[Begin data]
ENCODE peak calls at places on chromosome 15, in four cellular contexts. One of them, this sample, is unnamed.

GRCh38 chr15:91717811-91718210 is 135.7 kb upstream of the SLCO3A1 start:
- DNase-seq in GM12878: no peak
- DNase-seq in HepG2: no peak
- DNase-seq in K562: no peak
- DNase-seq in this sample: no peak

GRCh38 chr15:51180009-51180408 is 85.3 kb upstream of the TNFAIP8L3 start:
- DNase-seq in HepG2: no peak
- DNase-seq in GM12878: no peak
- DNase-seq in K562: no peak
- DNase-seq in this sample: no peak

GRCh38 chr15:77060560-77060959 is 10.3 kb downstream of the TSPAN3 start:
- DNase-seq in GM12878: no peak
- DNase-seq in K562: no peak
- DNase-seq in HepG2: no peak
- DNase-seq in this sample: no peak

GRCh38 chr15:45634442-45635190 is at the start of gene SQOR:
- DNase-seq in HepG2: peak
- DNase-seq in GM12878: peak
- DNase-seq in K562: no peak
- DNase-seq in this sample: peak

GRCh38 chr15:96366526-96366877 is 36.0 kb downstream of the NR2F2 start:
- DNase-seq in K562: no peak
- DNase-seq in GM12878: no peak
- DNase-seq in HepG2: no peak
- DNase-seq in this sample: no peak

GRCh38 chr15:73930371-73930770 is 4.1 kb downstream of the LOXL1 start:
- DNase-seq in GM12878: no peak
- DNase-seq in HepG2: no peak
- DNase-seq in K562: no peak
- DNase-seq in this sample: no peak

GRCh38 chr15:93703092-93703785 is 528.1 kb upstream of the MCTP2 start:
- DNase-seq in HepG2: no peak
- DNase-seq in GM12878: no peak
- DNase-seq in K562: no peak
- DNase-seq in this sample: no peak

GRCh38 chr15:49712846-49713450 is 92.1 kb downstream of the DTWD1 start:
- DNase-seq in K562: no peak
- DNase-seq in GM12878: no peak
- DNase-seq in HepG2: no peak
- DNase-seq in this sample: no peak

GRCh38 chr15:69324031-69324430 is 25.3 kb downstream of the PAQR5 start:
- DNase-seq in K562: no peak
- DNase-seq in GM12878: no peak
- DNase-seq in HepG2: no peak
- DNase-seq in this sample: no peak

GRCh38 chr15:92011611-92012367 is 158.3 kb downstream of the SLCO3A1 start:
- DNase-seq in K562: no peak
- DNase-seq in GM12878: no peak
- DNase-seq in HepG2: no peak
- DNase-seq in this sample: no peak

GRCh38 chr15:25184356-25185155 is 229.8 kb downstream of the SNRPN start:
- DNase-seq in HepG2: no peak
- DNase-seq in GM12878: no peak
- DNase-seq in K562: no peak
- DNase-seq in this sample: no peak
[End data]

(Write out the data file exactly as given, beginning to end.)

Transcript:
ENCODE peak calls at places on chromosome 15, in four cellular contexts. One of them, this sample, is unnamed.

GRCh38 chr15:91717811-91718210 is 135.7 kb upstream of the SLCO3A1 start:
- DNase-seq in GM12878: no peak
- DNase-seq in HepG2: no peak
- DNase-seq in K562: no peak
- DNase-seq in this sample: no peak

GRCh38 chr15:51180009-51180408 is 85.3 kb upstream of the TNFAIP8L3 start:
- DNase-seq in HepG2: no peak
- DNase-seq in GM12878: no peak
- DNase-seq in K562: no peak
- DNase-seq in this sample: no peak

GRCh38 chr15:77060560-77060959 is 10.3 kb downstream of the TSPAN3 start:
- DNase-seq in GM12878: no peak
- DNase-seq in K562: no peak
- DNase-seq in HepG2: no peak
- DNase-seq in this sample: no peak

GRCh38 chr15:45634442-45635190 is at the start of gene SQOR:
- DNase-seq in HepG2: peak
- DNase-seq in GM12878: peak
- DNase-seq in K562: no peak
- DNase-seq in this sample: peak

GRCh38 chr15:96366526-96366877 is 36.0 kb downstream of the NR2F2 start:
- DNase-seq in K562: no peak
- DNase-seq in GM12878: no peak
- DNase-seq in HepG2: no peak
- DNase-seq in this sample: no peak

GRCh38 chr15:73930371-73930770 is 4.1 kb downstream of the LOXL1 start:
- DNase-seq in GM12878: no peak
- DNase-seq in HepG2: no peak
- DNase-seq in K562: no peak
- DNase-seq in this sample: no peak

GRCh38 chr15:93703092-93703785 is 528.1 kb upstream of the MCTP2 start:
- DNase-seq in HepG2: no peak
- DNase-seq in GM12878: no peak
- DNase-seq in K562: no peak
- DNase-seq in this sample: no peak

GRCh38 chr15:49712846-49713450 is 92.1 kb downstream of the DTWD1 start:
- DNase-seq in K562: no peak
- DNase-seq in GM12878: no peak
- DNase-seq in HepG2: no peak
- DNase-seq in this sample: no peak

GRCh38 chr15:69324031-69324430 is 25.3 kb downstream of the PAQR5 start:
- DNase-seq in K562: no peak
- DNase-seq in GM12878: no peak
- DNase-seq in HepG2: no peak
- DNase-seq in this sample: no peak

GRCh38 chr15:92011611-92012367 is 158.3 kb downstream of the SLCO3A1 start:
- DNase-seq in K562: no peak
- DNase-seq in GM12878: no peak
- DNase-seq in HepG2: no peak
- DNase-seq in this sample: no peak

GRCh38 chr15:25184356-25185155 is 229.8 kb downstream of the SNRPN start:
- DNase-seq in HepG2: no peak
- DNase-seq in GM12878: no peak
- DNase-seq in K562: no peak
- DNase-seq in this sample: no peak